U.S. oil price rose on Tuesday as a bunch of economic data came in positive, lifting market sentiment.
U.S. overall retail sales continued to gain 0.5 percent in October after a 1.1-percent jump in September, beating analysts' expectation.
U.S. October Producer Price Index fell 0.3 percent, better than the projected 0.1 increase.
According a survey conducted by the New York Federal Reserve, a gauge of manufacturing in this region climbed to 0.61 in November, edging up to the positive territory for the first time since May. It indicated more optimism in six-month outlook for general conditions, boosting hopes for economic picking up in the fourth quarter.
Besides, data showed that Germany and France, the biggest two economies in the eurozone expanded in the third quarter, adding weight to crude prices.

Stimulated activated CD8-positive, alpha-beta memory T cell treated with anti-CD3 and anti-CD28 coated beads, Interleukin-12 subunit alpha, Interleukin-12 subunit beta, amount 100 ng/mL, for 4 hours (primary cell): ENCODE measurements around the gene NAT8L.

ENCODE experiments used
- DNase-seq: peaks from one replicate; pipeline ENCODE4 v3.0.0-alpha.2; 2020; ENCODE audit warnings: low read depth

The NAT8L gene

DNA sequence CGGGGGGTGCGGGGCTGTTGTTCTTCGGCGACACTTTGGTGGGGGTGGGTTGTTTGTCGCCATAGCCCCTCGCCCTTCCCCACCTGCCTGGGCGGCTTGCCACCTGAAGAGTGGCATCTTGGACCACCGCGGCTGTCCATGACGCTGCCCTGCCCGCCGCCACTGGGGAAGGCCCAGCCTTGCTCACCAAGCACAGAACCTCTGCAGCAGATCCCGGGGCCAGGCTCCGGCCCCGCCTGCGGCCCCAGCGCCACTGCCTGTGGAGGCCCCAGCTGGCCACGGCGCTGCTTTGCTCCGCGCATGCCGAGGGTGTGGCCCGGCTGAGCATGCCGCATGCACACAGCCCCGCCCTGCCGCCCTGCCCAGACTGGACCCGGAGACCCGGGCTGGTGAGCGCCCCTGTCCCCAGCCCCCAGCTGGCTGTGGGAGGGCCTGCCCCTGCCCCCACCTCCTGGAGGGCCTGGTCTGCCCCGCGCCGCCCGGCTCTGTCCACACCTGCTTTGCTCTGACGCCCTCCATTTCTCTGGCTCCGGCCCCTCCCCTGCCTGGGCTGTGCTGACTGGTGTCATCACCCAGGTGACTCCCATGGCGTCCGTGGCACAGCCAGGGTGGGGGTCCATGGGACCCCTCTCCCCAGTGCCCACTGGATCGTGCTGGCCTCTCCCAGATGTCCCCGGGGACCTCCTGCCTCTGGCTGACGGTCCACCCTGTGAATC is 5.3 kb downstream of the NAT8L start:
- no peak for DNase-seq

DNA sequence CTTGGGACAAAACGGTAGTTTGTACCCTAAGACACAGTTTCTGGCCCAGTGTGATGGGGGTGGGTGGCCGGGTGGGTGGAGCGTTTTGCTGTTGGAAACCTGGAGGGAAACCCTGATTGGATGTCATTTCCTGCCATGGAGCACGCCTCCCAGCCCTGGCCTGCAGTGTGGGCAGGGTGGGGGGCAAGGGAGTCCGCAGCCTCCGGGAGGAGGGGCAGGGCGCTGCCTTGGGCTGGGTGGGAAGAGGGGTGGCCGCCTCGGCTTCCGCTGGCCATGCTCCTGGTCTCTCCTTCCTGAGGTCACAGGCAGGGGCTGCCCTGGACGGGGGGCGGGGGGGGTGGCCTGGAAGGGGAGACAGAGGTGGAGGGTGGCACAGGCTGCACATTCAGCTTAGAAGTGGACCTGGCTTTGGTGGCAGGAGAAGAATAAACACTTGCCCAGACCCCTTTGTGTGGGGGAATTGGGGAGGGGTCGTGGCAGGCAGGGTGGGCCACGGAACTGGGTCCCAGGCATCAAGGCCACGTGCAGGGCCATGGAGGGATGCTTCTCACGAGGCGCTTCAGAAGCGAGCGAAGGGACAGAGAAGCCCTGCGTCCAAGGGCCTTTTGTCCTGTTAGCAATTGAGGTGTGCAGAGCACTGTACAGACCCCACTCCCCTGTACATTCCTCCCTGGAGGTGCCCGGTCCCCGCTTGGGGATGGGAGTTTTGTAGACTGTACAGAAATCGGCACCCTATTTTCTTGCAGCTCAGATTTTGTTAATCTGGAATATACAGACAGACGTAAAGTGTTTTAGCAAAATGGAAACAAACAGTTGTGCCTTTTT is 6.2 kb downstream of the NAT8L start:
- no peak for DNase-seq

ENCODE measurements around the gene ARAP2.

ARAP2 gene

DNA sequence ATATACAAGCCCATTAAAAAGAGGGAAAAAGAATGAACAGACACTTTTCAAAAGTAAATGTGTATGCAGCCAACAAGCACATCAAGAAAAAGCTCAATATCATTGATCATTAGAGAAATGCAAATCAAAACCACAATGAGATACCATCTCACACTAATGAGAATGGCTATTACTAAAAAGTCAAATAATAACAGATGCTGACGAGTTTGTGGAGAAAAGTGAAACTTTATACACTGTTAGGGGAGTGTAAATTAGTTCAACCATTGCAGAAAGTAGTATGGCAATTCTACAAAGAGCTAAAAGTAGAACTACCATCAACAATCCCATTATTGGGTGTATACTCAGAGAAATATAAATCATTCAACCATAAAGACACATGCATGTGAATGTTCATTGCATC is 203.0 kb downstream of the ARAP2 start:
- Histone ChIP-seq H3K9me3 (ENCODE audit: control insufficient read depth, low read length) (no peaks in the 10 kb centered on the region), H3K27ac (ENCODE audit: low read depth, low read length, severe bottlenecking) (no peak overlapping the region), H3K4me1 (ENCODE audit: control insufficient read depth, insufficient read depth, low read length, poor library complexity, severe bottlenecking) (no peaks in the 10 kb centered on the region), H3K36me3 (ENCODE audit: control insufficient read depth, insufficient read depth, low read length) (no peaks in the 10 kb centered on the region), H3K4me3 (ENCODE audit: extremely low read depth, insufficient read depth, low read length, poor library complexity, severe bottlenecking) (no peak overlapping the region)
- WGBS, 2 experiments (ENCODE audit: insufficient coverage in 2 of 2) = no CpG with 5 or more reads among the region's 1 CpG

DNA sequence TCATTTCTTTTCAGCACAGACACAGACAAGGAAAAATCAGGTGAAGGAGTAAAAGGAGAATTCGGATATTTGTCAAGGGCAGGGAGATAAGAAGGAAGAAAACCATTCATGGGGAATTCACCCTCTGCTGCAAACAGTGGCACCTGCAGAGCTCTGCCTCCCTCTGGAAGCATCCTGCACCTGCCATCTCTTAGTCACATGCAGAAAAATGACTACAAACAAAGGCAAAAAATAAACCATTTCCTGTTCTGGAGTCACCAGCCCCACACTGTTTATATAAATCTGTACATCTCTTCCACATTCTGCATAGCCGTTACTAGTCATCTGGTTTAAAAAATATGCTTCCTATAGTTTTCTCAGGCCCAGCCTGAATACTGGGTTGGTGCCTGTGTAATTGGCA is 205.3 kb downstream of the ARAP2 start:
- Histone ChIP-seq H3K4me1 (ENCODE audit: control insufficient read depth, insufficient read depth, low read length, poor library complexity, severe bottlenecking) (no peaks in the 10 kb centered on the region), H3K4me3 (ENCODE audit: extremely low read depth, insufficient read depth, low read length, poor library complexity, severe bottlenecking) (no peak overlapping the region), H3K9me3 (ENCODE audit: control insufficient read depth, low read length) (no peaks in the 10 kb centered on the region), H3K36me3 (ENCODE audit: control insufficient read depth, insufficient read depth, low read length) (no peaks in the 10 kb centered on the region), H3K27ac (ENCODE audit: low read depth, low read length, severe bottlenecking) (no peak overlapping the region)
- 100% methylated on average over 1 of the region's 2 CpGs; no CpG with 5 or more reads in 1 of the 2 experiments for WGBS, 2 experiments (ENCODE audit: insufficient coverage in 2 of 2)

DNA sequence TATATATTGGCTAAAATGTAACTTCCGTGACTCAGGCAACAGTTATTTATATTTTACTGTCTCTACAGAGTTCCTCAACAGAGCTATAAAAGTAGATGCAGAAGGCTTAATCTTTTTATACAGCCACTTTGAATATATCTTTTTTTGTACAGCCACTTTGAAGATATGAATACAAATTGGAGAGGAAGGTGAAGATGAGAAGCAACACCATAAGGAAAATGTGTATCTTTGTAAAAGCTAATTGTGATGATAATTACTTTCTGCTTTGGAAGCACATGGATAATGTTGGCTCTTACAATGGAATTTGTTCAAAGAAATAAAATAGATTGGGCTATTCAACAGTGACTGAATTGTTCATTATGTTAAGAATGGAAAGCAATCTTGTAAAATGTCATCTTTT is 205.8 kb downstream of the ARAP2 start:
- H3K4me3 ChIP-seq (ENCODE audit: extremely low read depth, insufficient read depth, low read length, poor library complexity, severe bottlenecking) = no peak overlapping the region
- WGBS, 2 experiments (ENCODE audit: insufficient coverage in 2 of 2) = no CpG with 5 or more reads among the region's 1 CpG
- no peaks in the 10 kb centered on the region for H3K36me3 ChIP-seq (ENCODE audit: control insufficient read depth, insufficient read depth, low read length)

But Italian government bond yield topped 7 percent again, signaling the contagious risk of European debt crisis. The euro slipped to a five-week low against the Japanese yen, while the dollar rose against a basket of currencies, limiting oil's gains.
And pressured by the looming European debt prospects, trading volume kept going thin.
Light, sweet crude for December delivery gained 1.23 dollars, or 1.25 percent to settle at 99.37 dollars a barrel on the New York Mercantile Exchange. In London, Brent crude for December delivery climbed 50 cents, or 0.45 percent to close at 112.39 dollars a barrel.